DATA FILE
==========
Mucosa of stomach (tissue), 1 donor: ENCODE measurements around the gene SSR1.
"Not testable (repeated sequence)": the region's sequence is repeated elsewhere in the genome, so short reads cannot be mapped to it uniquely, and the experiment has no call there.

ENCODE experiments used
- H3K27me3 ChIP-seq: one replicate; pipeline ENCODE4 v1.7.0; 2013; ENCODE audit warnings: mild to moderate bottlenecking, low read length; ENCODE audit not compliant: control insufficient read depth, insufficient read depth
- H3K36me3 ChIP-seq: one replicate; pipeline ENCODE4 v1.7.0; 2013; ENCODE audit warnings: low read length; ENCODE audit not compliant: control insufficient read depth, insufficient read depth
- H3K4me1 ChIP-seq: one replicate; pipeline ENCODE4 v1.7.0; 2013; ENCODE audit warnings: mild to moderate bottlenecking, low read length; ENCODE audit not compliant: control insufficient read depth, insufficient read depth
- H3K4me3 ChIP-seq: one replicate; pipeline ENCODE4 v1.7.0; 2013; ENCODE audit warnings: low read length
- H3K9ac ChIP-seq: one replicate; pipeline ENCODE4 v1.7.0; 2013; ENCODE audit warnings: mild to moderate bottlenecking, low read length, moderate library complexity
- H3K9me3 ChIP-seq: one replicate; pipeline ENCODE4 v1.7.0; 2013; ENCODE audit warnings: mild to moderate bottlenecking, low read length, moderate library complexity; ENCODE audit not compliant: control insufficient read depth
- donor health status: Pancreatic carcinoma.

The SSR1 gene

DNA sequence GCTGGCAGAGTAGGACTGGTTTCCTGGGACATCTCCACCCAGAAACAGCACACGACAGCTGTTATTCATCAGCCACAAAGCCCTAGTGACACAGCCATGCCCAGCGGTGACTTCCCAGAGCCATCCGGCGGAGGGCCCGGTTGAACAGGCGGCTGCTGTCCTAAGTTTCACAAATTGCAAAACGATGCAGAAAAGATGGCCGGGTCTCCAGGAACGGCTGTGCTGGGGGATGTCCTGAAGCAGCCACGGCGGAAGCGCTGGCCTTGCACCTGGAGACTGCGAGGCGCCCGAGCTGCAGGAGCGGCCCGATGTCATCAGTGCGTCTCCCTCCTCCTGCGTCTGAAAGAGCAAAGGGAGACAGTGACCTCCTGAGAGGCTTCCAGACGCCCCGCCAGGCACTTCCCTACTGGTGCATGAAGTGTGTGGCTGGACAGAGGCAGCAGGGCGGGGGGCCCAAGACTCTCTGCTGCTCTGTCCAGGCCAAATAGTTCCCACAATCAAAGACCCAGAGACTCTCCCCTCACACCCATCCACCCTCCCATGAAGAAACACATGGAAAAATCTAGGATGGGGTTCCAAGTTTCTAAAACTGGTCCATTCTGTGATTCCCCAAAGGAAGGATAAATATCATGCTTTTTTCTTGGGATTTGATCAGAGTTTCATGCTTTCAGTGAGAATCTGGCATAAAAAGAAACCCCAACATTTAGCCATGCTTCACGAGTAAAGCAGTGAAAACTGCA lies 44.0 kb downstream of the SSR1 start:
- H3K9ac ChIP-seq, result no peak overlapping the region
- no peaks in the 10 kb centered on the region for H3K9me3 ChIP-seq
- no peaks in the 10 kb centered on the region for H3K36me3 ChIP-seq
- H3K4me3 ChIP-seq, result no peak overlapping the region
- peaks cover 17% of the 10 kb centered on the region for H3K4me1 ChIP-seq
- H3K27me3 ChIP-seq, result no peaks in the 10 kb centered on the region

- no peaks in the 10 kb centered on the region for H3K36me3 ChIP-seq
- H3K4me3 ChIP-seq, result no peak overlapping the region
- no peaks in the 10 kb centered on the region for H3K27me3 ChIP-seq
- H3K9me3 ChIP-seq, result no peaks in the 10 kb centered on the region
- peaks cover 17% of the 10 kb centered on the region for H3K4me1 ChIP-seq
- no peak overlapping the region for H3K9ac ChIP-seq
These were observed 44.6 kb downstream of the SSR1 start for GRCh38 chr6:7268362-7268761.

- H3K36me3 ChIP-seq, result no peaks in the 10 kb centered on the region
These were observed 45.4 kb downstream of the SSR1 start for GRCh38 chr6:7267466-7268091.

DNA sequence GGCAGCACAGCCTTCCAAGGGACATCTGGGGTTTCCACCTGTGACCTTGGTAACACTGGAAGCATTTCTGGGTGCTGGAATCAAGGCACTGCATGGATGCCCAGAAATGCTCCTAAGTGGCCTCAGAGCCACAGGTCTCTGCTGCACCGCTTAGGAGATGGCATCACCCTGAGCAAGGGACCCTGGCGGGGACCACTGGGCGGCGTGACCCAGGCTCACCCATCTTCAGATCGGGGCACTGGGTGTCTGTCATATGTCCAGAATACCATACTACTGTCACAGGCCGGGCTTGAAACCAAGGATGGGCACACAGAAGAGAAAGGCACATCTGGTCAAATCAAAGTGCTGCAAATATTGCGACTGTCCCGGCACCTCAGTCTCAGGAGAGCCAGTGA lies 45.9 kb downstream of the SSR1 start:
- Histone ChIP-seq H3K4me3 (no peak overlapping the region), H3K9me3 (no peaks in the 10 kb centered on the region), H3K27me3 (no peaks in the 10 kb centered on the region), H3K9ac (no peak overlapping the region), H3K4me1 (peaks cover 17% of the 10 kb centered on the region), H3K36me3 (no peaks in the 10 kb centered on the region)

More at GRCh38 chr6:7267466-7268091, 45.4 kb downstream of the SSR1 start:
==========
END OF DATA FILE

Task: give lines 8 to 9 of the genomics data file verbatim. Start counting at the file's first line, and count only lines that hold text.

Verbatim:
- H3K9ac ChIP-seq: one replicate; pipeline ENCODE4 v1.7.0; 2013; ENCODE audit warnings: mild to moderate bottlenecking, low read length, moderate library complexity
- H3K9me3 ChIP-seq: one replicate; pipeline ENCODE4 v1.7.0; 2013; ENCODE audit warnings: mild to moderate bottlenecking, low read length, moderate library complexity; ENCODE audit not compliant: control insufficient read depth